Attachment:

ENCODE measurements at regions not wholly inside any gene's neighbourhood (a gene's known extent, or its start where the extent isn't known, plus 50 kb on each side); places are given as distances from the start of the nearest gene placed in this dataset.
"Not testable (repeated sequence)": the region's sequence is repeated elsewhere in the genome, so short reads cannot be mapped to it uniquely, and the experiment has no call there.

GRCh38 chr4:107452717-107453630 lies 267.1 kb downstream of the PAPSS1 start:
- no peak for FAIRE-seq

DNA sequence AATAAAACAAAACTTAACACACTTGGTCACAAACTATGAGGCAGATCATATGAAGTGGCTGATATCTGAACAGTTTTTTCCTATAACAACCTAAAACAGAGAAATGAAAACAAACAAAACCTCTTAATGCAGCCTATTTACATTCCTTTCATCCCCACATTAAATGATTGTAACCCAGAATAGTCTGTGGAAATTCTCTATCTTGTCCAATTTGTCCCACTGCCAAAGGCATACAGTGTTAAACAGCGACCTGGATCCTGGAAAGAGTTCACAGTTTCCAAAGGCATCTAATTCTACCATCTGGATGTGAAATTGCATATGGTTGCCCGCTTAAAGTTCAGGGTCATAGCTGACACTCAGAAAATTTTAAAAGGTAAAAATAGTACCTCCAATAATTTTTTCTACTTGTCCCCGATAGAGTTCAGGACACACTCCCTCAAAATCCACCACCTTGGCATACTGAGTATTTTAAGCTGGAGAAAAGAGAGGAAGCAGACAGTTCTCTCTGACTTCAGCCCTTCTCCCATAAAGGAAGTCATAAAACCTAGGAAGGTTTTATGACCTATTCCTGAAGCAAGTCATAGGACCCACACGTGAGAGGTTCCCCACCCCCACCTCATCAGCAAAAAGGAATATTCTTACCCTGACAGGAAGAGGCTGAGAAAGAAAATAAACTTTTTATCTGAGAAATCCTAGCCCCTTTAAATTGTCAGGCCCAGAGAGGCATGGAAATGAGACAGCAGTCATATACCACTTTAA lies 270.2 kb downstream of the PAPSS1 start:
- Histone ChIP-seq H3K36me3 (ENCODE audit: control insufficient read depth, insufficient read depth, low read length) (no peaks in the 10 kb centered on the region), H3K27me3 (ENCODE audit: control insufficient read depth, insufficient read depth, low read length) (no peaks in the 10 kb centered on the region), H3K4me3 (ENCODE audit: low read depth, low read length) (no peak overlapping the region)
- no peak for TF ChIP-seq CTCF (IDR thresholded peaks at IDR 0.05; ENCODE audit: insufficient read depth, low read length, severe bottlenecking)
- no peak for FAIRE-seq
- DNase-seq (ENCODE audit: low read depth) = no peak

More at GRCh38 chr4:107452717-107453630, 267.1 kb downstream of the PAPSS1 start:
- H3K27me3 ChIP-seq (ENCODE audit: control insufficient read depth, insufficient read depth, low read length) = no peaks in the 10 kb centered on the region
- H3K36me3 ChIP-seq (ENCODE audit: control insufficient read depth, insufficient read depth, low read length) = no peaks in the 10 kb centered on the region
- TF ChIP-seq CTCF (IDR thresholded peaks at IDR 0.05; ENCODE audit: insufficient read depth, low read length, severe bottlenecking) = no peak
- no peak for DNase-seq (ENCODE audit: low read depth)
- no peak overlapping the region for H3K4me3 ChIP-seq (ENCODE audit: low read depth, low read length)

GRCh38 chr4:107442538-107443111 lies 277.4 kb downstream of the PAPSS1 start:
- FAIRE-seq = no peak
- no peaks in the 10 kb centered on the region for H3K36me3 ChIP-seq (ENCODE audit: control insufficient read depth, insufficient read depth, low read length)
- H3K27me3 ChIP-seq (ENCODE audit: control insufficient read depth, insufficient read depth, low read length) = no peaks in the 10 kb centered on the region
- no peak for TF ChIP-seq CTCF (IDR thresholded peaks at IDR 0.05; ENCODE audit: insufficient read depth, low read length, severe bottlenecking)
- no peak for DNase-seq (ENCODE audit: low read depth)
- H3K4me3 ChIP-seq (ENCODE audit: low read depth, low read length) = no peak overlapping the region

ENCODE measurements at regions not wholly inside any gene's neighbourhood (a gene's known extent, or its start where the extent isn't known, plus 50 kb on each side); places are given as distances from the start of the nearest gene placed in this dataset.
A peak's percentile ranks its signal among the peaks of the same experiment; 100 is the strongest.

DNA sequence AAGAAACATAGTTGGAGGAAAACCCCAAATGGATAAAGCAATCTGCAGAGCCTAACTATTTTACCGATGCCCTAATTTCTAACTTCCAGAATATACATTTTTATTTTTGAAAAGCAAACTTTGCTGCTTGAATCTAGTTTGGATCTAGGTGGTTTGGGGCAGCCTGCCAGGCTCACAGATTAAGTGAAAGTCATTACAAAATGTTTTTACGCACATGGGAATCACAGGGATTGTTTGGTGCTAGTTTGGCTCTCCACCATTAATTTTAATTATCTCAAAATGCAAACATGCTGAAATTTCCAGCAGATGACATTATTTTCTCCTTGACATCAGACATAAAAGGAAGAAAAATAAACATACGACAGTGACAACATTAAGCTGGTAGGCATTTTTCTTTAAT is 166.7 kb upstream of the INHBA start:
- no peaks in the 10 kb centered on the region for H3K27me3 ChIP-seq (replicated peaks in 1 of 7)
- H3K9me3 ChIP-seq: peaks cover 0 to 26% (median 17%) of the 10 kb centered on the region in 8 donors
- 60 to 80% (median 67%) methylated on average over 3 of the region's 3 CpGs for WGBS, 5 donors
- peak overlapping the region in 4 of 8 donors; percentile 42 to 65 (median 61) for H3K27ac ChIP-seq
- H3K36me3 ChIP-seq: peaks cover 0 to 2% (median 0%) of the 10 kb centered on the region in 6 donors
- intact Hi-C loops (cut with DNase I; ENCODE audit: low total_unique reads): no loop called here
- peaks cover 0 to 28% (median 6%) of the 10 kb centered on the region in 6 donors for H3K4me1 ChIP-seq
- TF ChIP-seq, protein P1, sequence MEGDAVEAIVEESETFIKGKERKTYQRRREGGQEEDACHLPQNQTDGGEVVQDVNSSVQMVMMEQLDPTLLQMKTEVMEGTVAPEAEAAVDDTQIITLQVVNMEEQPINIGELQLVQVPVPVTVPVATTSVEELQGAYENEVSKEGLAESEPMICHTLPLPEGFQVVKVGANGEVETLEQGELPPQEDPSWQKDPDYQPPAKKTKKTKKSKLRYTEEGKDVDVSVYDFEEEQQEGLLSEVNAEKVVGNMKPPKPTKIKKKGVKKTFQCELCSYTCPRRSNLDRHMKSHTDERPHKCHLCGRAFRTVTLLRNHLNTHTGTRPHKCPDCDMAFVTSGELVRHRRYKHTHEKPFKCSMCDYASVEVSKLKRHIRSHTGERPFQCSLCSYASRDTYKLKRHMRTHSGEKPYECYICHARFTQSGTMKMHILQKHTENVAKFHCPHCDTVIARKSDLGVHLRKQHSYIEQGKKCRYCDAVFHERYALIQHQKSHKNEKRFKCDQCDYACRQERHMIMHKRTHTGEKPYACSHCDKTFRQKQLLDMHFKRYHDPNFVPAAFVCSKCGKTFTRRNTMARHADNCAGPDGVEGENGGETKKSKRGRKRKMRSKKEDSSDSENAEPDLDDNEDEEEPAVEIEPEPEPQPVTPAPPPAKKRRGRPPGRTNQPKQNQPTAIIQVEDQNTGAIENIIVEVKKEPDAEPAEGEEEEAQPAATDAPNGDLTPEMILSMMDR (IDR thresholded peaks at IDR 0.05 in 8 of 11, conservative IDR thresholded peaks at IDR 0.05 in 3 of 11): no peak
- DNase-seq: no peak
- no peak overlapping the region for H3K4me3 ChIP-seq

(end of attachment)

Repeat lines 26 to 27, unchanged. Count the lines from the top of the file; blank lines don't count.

- no peaks in the 10 kb centered on the region for H3K27me3 ChIP-seq (replicated peaks in 1 of 7)
- H3K9me3 ChIP-seq: peaks cover 0 to 26% (median 17%) of the 10 kb centered on the region in 8 donors